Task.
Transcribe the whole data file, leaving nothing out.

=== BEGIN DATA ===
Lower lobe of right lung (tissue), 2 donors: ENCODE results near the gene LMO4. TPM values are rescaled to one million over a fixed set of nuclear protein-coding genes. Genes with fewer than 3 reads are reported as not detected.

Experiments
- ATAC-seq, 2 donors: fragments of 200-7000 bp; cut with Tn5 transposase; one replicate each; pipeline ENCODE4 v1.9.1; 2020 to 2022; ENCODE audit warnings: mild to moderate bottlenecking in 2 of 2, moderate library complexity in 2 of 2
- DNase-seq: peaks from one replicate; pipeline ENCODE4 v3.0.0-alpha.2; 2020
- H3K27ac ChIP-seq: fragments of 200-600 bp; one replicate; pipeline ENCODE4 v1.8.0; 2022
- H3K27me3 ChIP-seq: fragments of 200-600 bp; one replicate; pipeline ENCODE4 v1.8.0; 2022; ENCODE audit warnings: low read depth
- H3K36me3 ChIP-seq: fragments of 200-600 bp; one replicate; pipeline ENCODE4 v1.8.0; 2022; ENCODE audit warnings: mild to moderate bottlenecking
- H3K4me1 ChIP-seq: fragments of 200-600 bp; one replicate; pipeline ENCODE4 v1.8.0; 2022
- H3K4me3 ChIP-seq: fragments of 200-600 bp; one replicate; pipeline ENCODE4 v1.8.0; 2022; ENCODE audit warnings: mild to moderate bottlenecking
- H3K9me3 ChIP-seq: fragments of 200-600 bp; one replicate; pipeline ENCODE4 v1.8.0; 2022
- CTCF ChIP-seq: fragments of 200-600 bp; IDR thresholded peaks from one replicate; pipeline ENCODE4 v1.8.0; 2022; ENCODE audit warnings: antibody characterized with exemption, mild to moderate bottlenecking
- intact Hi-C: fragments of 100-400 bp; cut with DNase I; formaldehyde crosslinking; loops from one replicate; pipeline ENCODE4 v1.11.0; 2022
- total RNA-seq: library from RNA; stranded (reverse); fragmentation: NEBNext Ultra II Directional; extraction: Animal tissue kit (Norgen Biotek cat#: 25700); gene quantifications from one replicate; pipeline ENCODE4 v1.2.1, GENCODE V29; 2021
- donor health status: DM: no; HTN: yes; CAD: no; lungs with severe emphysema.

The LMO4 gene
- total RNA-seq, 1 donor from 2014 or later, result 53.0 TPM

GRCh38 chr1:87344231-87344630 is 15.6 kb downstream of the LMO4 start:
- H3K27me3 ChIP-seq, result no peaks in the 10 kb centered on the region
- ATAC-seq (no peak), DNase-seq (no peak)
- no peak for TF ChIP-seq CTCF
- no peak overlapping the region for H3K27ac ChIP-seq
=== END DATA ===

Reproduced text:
Lower lobe of right lung (tissue), 2 donors: ENCODE results near the gene LMO4. TPM values are rescaled to one million over a fixed set of nuclear protein-coding genes. Genes with fewer than 3 reads are reported as not detected.

Experiments
- ATAC-seq, 2 donors: fragments of 200-7000 bp; cut with Tn5 transposase; one replicate each; pipeline ENCODE4 v1.9.1; 2020 to 2022; ENCODE audit warnings: mild to moderate bottlenecking in 2 of 2, moderate library complexity in 2 of 2
- DNase-seq: peaks from one replicate; pipeline ENCODE4 v3.0.0-alpha.2; 2020
- H3K27ac ChIP-seq: fragments of 200-600 bp; one replicate; pipeline ENCODE4 v1.8.0; 2022
- H3K27me3 ChIP-seq: fragments of 200-600 bp; one replicate; pipeline ENCODE4 v1.8.0; 2022; ENCODE audit warnings: low read depth
- H3K36me3 ChIP-seq: fragments of 200-600 bp; one replicate; pipeline ENCODE4 v1.8.0; 2022; ENCODE audit warnings: mild to moderate bottlenecking
- H3K4me1 ChIP-seq: fragments of 200-600 bp; one replicate; pipeline ENCODE4 v1.8.0; 2022
- H3K4me3 ChIP-seq: fragments of 200-600 bp; one replicate; pipeline ENCODE4 v1.8.0; 2022; ENCODE audit warnings: mild to moderate bottlenecking
- H3K9me3 ChIP-seq: fragments of 200-600 bp; one replicate; pipeline ENCODE4 v1.8.0; 2022
- CTCF ChIP-seq: fragments of 200-600 bp; IDR thresholded peaks from one replicate; pipeline ENCODE4 v1.8.0; 2022; ENCODE audit warnings: antibody characterized with exemption, mild to moderate bottlenecking
- intact Hi-C: fragments of 100-400 bp; cut with DNase I; formaldehyde crosslinking; loops from one replicate; pipeline ENCODE4 v1.11.0; 2022
- total RNA-seq: library from RNA; stranded (reverse); fragmentation: NEBNext Ultra II Directional; extraction: Animal tissue kit (Norgen Biotek cat#: 25700); gene quantifications from one replicate; pipeline ENCODE4 v1.2.1, GENCODE V29; 2021
- donor health status: DM: no; HTN: yes; CAD: no; lungs with severe emphysema.

The LMO4 gene
- total RNA-seq, 1 donor from 2014 or later, result 53.0 TPM

GRCh38 chr1:87344231-87344630 is 15.6 kb downstream of the LMO4 start:
- H3K27me3 ChIP-seq, result no peaks in the 10 kb centered on the region
- ATAC-seq (no peak), DNase-seq (no peak)
- no peak for TF ChIP-seq CTCF
- no peak overlapping the region for H3K27ac ChIP-seq